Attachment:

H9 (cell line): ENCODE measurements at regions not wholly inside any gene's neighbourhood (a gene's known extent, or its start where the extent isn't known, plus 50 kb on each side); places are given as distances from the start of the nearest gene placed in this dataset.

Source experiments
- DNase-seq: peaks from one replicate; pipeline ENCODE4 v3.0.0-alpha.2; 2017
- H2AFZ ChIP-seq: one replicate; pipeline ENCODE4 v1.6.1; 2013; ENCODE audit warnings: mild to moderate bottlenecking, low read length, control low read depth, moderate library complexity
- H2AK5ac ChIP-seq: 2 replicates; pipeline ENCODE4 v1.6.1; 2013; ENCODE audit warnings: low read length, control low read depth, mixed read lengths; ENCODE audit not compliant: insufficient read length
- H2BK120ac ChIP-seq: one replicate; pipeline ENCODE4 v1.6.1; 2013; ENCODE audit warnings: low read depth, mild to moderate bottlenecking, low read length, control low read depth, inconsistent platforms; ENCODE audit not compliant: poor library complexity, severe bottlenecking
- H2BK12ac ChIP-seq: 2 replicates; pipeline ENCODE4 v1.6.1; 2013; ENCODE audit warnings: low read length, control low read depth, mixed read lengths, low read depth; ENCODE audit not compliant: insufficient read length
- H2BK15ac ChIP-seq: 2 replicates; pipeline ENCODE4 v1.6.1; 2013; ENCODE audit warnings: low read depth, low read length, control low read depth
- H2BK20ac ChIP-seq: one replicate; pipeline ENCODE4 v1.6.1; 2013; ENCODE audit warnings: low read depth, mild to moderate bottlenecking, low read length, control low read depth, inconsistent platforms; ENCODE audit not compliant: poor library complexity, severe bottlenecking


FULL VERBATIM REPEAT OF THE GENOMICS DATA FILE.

H9 (cell line): ENCODE measurements at regions not wholly inside any gene's neighbourhood (a gene's known extent, or its start where the extent isn't known, plus 50 kb on each side); places are given as distances from the start of the nearest gene placed in this dataset.

Source experiments
- DNase-seq: peaks from one replicate; pipeline ENCODE4 v3.0.0-alpha.2; 2017
- H2AFZ ChIP-seq: one replicate; pipeline ENCODE4 v1.6.1; 2013; ENCODE audit warnings: mild to moderate bottlenecking, low read length, control low read depth, moderate library complexity
- H2AK5ac ChIP-seq: 2 replicates; pipeline ENCODE4 v1.6.1; 2013; ENCODE audit warnings: low read length, control low read depth, mixed read lengths; ENCODE audit not compliant: insufficient read length
- H2BK120ac ChIP-seq: one replicate; pipeline ENCODE4 v1.6.1; 2013; ENCODE audit warnings: low read depth, mild to moderate bottlenecking, low read length, control low read depth, inconsistent platforms; ENCODE audit not compliant: poor library complexity, severe bottlenecking
- H2BK12ac ChIP-seq: 2 replicates; pipeline ENCODE4 v1.6.1; 2013; ENCODE audit warnings: low read length, control low read depth, mixed read lengths, low read depth; ENCODE audit not compliant: insufficient read length
- H2BK15ac ChIP-seq: 2 replicates; pipeline ENCODE4 v1.6.1; 2013; ENCODE audit warnings: low read depth, low read length, control low read depth
- H2BK20ac ChIP-seq: one replicate; pipeline ENCODE4 v1.6.1; 2013; ENCODE audit warnings: low read depth, mild to moderate bottlenecking, low read length, control low read depth, inconsistent platforms; ENCODE audit not compliant: poor library complexity, severe bottlenecking